Member: That’s what I’m trying to get.
Joe: So, they want to experience a sort of, live like a millionaire but they’re not going to do it daily. They can’t. They can’t afford it. But they are very aspirational sort of characters. And it’s kind of like you can reach a lot of these people, like guys that read Playboy, if they read it. But guys that subscribe to Playboy typically don’t date a Playboy model. It’s an aspirational sort of thing. People that read Robb Report typically are not rich. Some people are, but they’re aspirational. If you want to look at status, aspirational sort of selling, and stuff like that, and as far as Yanik’s thing goes, Yanik is very marketing niched. So, he goes after marketers. He talks about marketing. He loves direct response. He’s a marketing guy. So, he’s barely tapping into… As long as you’re not knocking him off, you could support each other. Let’s call Yanik here.
Dean: But you run cool trips.
Member: Awesome trips. And everybody who’s been on my trips said it’s like the best trip they’ve ever been on.
Joe: Okay, what are we going to say to him, once he answers?
Dean: Are you asleep?
Member: I’m sorry for waking you up.
Joe: Let’s see, we should put it by the microphone, so people on I Love Marketing can listen.
Joe: Is it picking up here? Come on, you punk, pick up. So, for people at I Love Marketing, listening, Yanik Silver thinks he’s much smarter and cooler than he is. Machine: Hey, this is Yanik. I’m not around, so leave me a message.
Dean: Do you want me to call him and see if he answers? Joe Polish calls at 11:30; this can’t be good.
Joe: Okay, Yanik, go to NewLifestyleSecrets.com. There’s a guy that is here with us, Sandro, that we want you to potentially talk with about doing a JV. Literally, you are at a live I Love Marketing Meetup group, and this is also being recorded for ILoveMarketing.com. So, Dean, what do you want to say to this punk, since he didn’t answer the phone?
Dean: I told him you wouldn’t answer the phone at 11:30 at night. We’ll catch up with you. But dude, go check out this site.
Joe: Yeah, and anyway, if anyone is listening to I Love Marketing, here, you can listen to our interview with Yanik, because it’s on ILoveMarketing.com. Dean doesn’t like you, Yanik. I just wanted to really tell you that.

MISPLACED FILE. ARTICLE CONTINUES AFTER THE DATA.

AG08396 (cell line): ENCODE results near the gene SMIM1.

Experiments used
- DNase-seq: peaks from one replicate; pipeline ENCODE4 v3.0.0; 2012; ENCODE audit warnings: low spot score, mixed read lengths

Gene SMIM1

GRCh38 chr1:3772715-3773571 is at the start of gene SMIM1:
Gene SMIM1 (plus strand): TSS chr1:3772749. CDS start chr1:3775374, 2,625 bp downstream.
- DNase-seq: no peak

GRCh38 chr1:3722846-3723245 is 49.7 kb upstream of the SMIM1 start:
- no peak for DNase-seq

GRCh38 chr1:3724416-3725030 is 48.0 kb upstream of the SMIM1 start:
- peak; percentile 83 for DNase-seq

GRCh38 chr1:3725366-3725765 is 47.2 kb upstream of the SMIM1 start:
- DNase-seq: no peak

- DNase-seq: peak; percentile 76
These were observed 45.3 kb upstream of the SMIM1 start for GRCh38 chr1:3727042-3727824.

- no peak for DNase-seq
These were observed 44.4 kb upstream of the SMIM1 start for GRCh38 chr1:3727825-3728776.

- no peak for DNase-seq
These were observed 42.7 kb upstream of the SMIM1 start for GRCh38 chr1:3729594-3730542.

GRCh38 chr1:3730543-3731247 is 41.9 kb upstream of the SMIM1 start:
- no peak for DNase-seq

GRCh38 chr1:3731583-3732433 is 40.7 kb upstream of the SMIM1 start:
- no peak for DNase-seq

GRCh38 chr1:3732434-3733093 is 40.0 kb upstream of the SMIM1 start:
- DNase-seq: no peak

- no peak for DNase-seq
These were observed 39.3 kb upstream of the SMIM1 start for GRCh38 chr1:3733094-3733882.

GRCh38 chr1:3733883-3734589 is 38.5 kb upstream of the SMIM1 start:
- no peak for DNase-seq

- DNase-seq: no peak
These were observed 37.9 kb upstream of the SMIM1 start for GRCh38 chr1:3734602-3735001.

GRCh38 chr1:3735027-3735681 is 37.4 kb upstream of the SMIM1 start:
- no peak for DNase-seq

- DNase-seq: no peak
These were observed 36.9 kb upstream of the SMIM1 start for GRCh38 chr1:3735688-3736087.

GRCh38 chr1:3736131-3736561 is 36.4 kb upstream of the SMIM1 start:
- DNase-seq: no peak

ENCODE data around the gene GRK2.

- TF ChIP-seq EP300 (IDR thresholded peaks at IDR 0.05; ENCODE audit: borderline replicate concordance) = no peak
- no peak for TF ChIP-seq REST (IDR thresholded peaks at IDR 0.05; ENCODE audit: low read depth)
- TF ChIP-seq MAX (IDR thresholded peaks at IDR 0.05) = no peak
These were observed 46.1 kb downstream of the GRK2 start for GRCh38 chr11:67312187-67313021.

Dean: We’re going to go through the 8 profit activators with you. If you’re looking at your before unit, your during unit, or your after unit, which one do you think that you could use the most help with, right now?
Member: Well, right now, profit activator #1 is redefining my target market, is what I’m realizing, because before I just left it wide open and I shared it with everybody I knew, and I was getting referrals. But it was like attorneys, real estate investors, and just random. I wasn’t targeting any particular market.
Dean: Would it be okay to travel or to target adventure travelers? Does it matter to you? I’m trying to understand is there an element of the trip? Let’s jump up to profit activator #5, and deliver a dream-come-true experience.
Member: Well, I’m thinking maybe like an industry-specific. So, let’s say there’s a group of real estate investors, or they’re going so they have a chance to meet other real estate investors, where they can mastermind, and create relationships.
Dean: Is that the kind of trips you do now, or are you talking perhaps something that you might do? Do you do niche-specific trips like that, right now?
Member: No, I haven’t. But I would still do the same adventures, but target to make it a group-specific, like-minded people in the same type of business, so they can network, mastermind, and create relationships.
Joe: Like dentists, chiropractors, and stuff like that.
Member: Exactly. And create relationships. Because one thing I’ve discovered, through all the years of traveling that I’ve done, is that once you travel with someone, you get to know them really, really well. And either you fall in love with them as in friend or a partner, or you just know that you’re not going to do business with them, or whatever. But I love everybody, so I always make friends.
Joe: You should try doing the liver/gallbladder flush with somebody. I’ve done that before once, with someone in the room. It’s a very bonding experience.
Member: Wow. That sounds personal.
Member: It’s crazy.
Member: Him and Dean were never go back there.
Joe: It wasn’t Dean. That would be a nightmare.
Member: So, I had an experience with one of my clients who was a former mentor of mine, and who also became a very good friend of mine. I was out of the country already, for a couple of years, and we were in touch every few months, and he was curious to see where I was and what I was doing. He got me on Skype one day, and he said that he had just lost a case over his business, which was a multiple 6-figure residual income, and he lost it all. For a while, I don’t remember, maybe a year or so after that, he was looking at different business opportunities, how to recover, to make it again, and he got really depressed. And I said, “Hey Larry, why don’t you just come down, I’ll put a killer trip together for you, man. You’ve got to come down here and check this out. I’m telling you, you’re just driving yourself crazy up there in the same environment. You need to get away for a while. So go on a mini-sabbatical.”